The Theme Of Death In The Wars By Timothy Findley

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A true reality that one cannot escape is death. It is inevitable it happens to those that we love most a family member, a family pet, a neighbour without a warning they are ripped away and one is left to cope with this brutal reality. However, no matter how brutal this reality maybe it can never prepare one for the emotions or emptiness that one feels. In novel The Wars by Timothy Findley, the author captivates the how death of a love one can affect how one will determine the rest of their life through the protagonist Robert Ross. As he has to copes with the death of his dearly beloved sister Rowena, the guilt and loss of hope causes him to make decision’s that takes his life. Therefore, the novel The Wars by Timothy Findley the death of…show more content…
Death became an everyday reality “always, they were shelled or bombed. In places the ditches were literally piled with corpses and carcasses to a height above the level of road” (Findley 198). Robert could no longer feel the human emotions of the effects of death like he had when Rowena died. This shows how Robert humanity is disintegrating and he now lacks the human emotions of death. The war further desensitizes Robert because they are killing people that are ordinary human being‘s that have family themselves. When Robert explains “Do you see that man right there with the blue scarf round his neck...? and then describe how you had seen him before on a previous occasion. It gave the war meaning if you knew that the men who took your fire (and returned it wore blue scarves or had grey mittens like your own.”(Findley 91-92). Robert is again desensitizes because he alienates him self from feeling the guilt for his violent actions during the war. Not only has Robert failed to forget about Rowena’s death he now looses his humanity as well but not…show more content…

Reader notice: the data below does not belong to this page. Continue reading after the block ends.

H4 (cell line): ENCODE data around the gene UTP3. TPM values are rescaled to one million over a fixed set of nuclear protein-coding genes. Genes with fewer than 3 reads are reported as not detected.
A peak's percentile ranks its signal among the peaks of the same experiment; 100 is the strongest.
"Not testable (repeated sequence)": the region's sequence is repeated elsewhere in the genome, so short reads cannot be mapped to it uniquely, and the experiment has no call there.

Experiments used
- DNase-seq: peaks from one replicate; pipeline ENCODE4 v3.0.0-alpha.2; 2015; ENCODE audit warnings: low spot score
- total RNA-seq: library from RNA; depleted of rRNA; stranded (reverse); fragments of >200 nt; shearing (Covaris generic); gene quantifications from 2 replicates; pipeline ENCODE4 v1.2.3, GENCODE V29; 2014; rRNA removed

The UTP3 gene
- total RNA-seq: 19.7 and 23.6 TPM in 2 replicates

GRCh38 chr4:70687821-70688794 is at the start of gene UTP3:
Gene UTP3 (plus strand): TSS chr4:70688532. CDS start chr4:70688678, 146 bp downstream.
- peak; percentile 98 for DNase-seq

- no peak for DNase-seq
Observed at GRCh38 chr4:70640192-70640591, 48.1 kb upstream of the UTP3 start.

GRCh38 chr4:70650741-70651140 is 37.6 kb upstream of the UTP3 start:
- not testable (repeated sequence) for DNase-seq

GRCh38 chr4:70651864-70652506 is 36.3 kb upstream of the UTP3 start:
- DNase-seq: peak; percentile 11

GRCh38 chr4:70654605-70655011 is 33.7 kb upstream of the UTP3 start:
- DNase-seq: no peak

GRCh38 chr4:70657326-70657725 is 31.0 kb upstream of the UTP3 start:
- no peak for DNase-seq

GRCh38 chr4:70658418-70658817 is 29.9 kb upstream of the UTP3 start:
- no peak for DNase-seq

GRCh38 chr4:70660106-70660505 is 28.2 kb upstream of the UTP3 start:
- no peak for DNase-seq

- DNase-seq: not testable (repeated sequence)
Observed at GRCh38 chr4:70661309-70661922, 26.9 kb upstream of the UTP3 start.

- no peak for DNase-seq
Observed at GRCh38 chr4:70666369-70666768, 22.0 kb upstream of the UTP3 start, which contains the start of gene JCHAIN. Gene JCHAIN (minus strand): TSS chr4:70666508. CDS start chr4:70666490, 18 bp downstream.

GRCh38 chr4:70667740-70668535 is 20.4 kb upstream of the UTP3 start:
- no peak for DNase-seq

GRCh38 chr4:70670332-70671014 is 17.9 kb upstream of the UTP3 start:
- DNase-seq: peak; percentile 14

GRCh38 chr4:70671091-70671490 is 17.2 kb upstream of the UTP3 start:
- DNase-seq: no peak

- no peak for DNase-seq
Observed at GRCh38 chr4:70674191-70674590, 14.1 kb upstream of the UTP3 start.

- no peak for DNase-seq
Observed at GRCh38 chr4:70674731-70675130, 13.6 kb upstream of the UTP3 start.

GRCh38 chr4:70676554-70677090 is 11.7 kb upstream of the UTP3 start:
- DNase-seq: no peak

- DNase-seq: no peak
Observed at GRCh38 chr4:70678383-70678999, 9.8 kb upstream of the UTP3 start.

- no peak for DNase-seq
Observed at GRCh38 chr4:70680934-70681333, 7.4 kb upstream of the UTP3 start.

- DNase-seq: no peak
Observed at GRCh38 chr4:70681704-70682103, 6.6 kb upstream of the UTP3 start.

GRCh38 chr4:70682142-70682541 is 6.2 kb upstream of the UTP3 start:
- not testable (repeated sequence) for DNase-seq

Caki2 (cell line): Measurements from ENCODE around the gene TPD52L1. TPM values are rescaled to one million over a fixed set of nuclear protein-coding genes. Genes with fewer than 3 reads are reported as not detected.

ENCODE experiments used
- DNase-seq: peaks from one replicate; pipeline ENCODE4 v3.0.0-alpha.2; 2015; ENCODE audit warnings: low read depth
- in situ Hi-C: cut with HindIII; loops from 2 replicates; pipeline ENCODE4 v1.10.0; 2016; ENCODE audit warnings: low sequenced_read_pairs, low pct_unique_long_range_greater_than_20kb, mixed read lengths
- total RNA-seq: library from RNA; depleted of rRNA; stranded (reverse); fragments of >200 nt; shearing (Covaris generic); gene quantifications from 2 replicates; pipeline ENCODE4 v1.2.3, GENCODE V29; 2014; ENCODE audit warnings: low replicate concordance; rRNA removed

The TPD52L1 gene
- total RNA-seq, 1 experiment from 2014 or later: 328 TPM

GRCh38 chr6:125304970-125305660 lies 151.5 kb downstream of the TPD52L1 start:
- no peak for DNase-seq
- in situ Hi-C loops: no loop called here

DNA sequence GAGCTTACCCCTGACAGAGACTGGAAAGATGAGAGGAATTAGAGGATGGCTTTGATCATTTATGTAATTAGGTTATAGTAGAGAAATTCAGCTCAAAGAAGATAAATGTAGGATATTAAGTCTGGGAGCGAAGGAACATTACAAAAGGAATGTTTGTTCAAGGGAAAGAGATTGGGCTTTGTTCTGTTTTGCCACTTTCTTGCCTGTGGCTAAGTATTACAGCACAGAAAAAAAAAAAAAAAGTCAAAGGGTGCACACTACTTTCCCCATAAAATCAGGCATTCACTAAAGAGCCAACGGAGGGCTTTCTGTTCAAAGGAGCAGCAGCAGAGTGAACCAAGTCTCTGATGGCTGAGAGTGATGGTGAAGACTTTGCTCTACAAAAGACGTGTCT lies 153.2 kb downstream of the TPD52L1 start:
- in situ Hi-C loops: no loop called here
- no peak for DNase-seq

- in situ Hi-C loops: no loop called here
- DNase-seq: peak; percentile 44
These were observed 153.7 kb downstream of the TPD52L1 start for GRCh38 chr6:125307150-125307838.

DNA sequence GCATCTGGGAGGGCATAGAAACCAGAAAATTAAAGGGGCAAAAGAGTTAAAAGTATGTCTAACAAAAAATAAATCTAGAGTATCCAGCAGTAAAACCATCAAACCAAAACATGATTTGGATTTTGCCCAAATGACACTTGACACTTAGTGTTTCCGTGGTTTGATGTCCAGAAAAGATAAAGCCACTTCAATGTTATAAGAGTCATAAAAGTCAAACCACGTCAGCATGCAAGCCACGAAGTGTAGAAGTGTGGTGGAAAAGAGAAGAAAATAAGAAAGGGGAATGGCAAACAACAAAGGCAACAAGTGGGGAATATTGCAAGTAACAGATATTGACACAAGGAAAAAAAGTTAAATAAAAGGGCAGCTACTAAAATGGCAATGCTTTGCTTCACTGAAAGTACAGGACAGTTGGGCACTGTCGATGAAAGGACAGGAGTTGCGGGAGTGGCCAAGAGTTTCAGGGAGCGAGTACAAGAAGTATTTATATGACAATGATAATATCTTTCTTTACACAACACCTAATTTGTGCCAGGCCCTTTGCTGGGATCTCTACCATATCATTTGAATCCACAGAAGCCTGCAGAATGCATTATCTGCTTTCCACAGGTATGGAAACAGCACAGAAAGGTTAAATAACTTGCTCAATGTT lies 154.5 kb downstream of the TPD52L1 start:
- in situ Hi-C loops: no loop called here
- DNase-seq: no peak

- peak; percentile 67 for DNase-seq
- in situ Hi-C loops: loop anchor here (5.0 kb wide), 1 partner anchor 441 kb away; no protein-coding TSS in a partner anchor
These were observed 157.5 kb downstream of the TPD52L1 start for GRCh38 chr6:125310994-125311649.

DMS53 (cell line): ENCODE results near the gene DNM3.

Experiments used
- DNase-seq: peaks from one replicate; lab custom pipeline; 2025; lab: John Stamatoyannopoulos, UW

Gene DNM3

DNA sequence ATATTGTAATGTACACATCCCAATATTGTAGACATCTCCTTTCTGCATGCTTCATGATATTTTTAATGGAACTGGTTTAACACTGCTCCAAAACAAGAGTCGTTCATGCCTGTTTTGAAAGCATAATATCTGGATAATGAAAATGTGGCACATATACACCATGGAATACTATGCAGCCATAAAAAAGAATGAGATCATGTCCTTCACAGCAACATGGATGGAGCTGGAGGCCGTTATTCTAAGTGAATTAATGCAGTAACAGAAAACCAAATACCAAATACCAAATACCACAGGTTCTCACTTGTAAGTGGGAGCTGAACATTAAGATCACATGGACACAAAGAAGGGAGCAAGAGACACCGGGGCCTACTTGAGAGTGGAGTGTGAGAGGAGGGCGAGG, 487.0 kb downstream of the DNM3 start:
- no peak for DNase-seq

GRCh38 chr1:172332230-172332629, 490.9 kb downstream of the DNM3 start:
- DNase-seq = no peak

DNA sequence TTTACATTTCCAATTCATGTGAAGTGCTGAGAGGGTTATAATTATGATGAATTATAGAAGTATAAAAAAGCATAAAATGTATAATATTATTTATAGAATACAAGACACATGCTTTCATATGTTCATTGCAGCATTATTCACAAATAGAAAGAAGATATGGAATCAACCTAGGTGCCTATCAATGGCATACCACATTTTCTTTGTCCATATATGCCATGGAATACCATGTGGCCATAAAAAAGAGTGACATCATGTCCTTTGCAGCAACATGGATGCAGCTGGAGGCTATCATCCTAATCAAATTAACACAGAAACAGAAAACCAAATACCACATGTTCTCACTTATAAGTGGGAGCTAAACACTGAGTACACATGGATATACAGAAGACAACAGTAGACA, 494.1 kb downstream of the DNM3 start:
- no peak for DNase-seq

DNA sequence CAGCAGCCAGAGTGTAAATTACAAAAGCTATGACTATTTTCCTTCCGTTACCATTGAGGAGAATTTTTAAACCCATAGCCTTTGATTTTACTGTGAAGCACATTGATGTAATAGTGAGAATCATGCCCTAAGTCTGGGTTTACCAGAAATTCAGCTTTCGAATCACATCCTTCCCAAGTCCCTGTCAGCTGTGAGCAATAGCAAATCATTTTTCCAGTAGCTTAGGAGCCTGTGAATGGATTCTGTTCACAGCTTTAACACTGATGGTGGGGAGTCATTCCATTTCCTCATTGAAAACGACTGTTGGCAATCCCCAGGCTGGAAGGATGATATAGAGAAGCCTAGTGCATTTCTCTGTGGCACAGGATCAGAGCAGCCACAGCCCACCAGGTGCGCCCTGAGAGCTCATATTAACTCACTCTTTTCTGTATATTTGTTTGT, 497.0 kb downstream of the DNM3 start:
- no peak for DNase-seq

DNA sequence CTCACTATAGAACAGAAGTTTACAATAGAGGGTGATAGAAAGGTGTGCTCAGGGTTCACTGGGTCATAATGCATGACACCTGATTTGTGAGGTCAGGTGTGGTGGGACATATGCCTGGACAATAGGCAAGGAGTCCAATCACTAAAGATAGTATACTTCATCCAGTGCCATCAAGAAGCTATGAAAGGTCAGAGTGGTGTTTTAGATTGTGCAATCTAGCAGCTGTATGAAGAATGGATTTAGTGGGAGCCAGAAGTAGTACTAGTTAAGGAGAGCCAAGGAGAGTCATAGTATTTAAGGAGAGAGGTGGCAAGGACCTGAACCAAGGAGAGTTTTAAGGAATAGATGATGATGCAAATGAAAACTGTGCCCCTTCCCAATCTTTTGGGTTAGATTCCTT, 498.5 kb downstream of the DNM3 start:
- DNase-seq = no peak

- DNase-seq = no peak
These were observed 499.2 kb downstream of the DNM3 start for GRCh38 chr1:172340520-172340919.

As Robert was beginning to hang onto himself throughout the absurdities of the war through his bonds with other soldiers who become the same people who deceived him. Robert had to experience the most dehumanizing event of rape he realizes that “His assailants, who he’d thought were crazies, had been his fellow officers. Maybe even his brother officers “(Findley 193). Knowing that the people who raped him could have been the same people he developed bonds with and gave his life meaning was the final act that caused him to give up on the life. In reaction Robert had to burn away any signs of hope which was his Rowena’s picture. “everything was their – including the picture of Rowena. Robert burned it in the middle of the floor. This was not an act of anger – but an act of charity”(Findley 195). Robert wanted to show to his sister that her legacy of her survival that symbolized hope could no longer live on because it was like insulting her. Robert felt like their was no more hope left in the world the few people that were important to him all died and the men that he trusted betrayed him so by saving Rowena’s picture it was an insult to her legacy, so he had to burn it so she would not be mocked. Now Robert had reached his final peek of hopelessness in
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